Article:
The proposed Keystone XL oil pipeline has generated lots of controversy in Nebraska, where opponents have succeeded in delaying a decision by the federal government. But even if the pipeline is ultimately rejected, the same oil might be coming through the state anyway – by rail.
On a recent steamy spring afternoon in Fremont, drivers were hustling across the Burlington Northern Santa Fe railroad tracks on West 23rd Street, when all of sudden, traffic came to a halt. As the rail crossing bells clanged, the driver sounded the horn on the burly engine. This time, it was a coal train. But increasingly, says Bill Pook, emergency services director for Dodge, Burt and Washington Counties, “we see a lots of oil tankers coming through.”
Nationwide, according to the Congressional Research Service, shipments of oil by rail have increased from fewer than 10,000 carloads in 2008 to an expected 650,000 this year. Those shipments have come under increasing scrutiny because of incidents like a derailment in Quebec last year that caused a fire and explosions that killed 47 people.
That was volatile light crude from the Bakken field in North Dakota. But if President Obama rejects the proposed Keystone XL pipeline, a State Department environmental impact statement said, additional shipments of heavy crude from the oil sands of Alberta, Canada destined for refineries on the Texas Gulf Coast could be added to the mix.
That’s not surprising, according to Brigham McCown, a pro-pipeline consultant.
“Inevitably the oil will not stay in the ground. It will get to market. So it’s just a matter of how it’s going to get there. The presidential permit is only required on new infrastructure, so there’s nothing keeping Canadian oil from crossing the border – being trucked across or being put on an existing rail line,” McCown said.
Oil sands -- or tar sands – oil, poses its own risks, as shown by a 2010 pipeline rupture that polluted Michigan’s Kalamazoo River for nearly 40 miles. If Keystone XL is rejected, the State Department report said, 12 to 14 trains per day of 100 cars each carrying the heavy crude could enter Nebraska on the BNSF line at South Sioux City, come south through Fremont to Ashland, then head east, leaving the state at Plattsmouth.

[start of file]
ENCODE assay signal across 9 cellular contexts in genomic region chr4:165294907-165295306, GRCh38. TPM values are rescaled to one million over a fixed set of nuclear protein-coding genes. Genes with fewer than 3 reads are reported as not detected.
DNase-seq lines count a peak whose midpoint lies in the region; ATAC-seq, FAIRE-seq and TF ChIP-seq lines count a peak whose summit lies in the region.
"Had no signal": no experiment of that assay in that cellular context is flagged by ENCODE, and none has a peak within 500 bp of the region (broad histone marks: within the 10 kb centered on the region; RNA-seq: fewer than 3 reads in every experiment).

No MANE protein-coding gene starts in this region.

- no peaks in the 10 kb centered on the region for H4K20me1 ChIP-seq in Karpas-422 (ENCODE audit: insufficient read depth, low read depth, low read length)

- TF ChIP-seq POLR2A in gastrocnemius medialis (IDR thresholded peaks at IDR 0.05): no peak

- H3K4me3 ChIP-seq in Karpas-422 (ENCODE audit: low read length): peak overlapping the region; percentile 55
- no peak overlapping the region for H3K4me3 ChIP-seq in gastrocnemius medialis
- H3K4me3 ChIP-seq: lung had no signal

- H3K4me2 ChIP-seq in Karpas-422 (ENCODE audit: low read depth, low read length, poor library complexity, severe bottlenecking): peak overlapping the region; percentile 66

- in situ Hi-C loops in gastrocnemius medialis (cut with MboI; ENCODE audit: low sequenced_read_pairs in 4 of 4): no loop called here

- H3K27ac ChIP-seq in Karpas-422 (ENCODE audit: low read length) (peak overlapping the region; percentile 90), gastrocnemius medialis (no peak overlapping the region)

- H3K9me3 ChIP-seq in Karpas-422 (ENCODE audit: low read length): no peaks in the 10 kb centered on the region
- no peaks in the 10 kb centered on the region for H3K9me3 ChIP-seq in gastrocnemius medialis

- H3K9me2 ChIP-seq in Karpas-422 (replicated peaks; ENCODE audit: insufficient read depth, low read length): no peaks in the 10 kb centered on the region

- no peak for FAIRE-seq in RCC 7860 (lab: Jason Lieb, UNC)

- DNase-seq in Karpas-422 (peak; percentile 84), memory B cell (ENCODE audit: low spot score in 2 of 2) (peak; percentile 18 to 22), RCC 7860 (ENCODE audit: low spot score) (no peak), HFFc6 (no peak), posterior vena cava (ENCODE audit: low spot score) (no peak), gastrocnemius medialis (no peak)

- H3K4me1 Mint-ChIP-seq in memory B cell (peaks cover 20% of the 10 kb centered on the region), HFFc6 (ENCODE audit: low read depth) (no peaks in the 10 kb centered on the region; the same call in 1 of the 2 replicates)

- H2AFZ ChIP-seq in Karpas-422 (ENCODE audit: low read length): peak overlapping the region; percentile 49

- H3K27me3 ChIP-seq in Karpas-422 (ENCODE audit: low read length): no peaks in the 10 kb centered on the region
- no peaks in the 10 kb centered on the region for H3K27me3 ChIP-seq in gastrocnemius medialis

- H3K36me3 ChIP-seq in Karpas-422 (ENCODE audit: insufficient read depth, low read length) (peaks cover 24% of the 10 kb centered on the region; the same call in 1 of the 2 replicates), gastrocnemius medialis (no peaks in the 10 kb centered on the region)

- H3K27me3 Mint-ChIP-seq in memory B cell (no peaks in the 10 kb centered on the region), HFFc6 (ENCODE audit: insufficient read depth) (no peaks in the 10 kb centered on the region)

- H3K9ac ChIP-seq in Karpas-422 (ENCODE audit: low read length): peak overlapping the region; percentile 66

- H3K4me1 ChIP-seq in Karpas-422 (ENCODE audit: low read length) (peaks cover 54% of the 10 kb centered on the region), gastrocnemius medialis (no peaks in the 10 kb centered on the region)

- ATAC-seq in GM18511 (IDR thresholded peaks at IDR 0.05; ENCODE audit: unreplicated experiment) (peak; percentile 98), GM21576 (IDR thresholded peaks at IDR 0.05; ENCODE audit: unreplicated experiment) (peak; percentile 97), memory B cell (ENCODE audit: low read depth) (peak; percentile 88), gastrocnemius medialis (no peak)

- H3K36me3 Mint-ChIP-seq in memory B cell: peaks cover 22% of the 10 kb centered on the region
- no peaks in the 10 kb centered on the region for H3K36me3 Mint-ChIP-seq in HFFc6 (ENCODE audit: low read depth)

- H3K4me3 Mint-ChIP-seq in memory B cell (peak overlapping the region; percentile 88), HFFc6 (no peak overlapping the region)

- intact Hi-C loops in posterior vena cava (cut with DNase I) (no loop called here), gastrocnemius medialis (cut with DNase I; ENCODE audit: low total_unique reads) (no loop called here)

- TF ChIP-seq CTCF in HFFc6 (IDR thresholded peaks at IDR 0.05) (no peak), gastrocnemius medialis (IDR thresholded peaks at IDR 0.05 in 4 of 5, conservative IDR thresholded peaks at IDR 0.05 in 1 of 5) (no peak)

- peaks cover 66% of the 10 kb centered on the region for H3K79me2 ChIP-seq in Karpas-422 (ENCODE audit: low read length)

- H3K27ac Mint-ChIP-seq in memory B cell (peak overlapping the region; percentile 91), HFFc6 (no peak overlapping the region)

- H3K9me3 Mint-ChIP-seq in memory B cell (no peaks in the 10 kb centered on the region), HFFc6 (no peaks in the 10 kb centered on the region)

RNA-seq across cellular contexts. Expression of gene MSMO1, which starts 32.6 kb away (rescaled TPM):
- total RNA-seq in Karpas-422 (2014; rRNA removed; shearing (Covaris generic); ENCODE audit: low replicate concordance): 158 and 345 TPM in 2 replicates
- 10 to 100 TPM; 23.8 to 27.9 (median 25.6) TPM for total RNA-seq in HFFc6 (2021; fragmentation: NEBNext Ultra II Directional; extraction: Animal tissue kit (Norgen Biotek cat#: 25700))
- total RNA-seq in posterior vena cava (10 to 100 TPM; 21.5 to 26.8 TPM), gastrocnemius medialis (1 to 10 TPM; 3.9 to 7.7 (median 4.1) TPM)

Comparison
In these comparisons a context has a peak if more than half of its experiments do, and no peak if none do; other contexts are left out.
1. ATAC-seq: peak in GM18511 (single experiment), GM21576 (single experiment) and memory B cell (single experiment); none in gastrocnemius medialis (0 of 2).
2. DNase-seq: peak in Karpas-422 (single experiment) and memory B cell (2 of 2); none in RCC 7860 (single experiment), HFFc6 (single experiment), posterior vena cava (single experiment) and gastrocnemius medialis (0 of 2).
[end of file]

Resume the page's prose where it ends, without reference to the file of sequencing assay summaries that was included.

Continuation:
Burlington Northern Santa Fe spokeswoman Roxanne Butler declined comment on what the line through Fremont carries now, or could carry in the future.
McCown, who headed the Pipeline and Hazardous Materials Safety Administration or PHMSA under President George W. Bush, says it’s safer to move oil by pipeline than by rail – a claim challenged by the Association of American Railroads. According to Joe Delcambre of PHMSA, in 2013, 99.9 percent of all train cars carrying crude oil in the U.S. reached their destination without incident.
Jane Kleeb of the anti-pipeline group Bold Nebraska rejects the argument that if the pipeline is turned down, the oil will move anyway, by rail.
“TransCanada and a few other tar sands companies continue to use this kind of threat lingering out there that if it doesn’t go by pipeline it will go by rail. And there’s just no proof to actually back up that claim,” Kleeb said.
Kleeb says the higher cost of rail shipping will make oil from the sands of Alberta uncompetitive. The State Department report says costs would be higher, but not so high as to curtail production.
At a recent campaign event, Fremont resident Arnold Lessig questioned why pipeline opponents are not more upset about shipments of oil by rail.
“I see Burlington Northern trains going out. They’re a mile long, everyone’s a tanker car – going over the Platte River bridge, heading south. I don’t see Jane Kleeb standing out waving a sign when they go by. They complain about the pipeline being dangerous but to me, those trains are just as dangerous,” he said, adding if an accident would occur, the train and its cargo would “be in the Platte River right there.”
Kleeb says communities are right to be concerned about oil shipments, whether by rail or pipeline. But she says instead of calling out protesters, they should put pressure on state officials for better regulation and more training to deal with potential accidents.
“We are allowing oil companies, whether it’s by pipeline or by rail, to essentially treat us like the wild, wild West. And we look the other way,” she said. “We should be putting stronger enforcement – whether that’s through the Public Service Commission, or whether that’s through the DEQ, (Department of Environmental Quality) or whether that’s through local zoning ordinances. And so if any fingers need to be pointed, it’s at our current elected officials, making sure we have the proper regulations in place.”
Even if shipping oil by pipeline is cheaper and safer than by rail, that’s no reason to approve it, argues Daniel Botkin, emeritus professor of environmental studies at the University of California Santa Barbara.
"The pipeline itself is not the issue. It’s the source of energy which is not needed right now by the United States or the world. It’s the dirtiest form of energy and so just to say, ‘Well, it’s going to happen anyway,’ that’s not a rationale to help it,” he said, warning of environmental threats to land and water from strip mining the oil sands in Alberta.
Back in Fremont, emergency services director Bill Pook estimates there are already 50 trains a day carrying all sorts of materials – some of them hazardous -- through town. Pook says he doesn’t know what the effect of adding a dozen oil trains would be.
“Right now, we can’t comprehend anything that’s going to be so much greater than what we’re already handling. I guess the proof would have to be something that’s felt, instead of on paper,” he said.
That proof, if it comes, may depend on the decision about the pipeline, which isn’t expected until after the November election.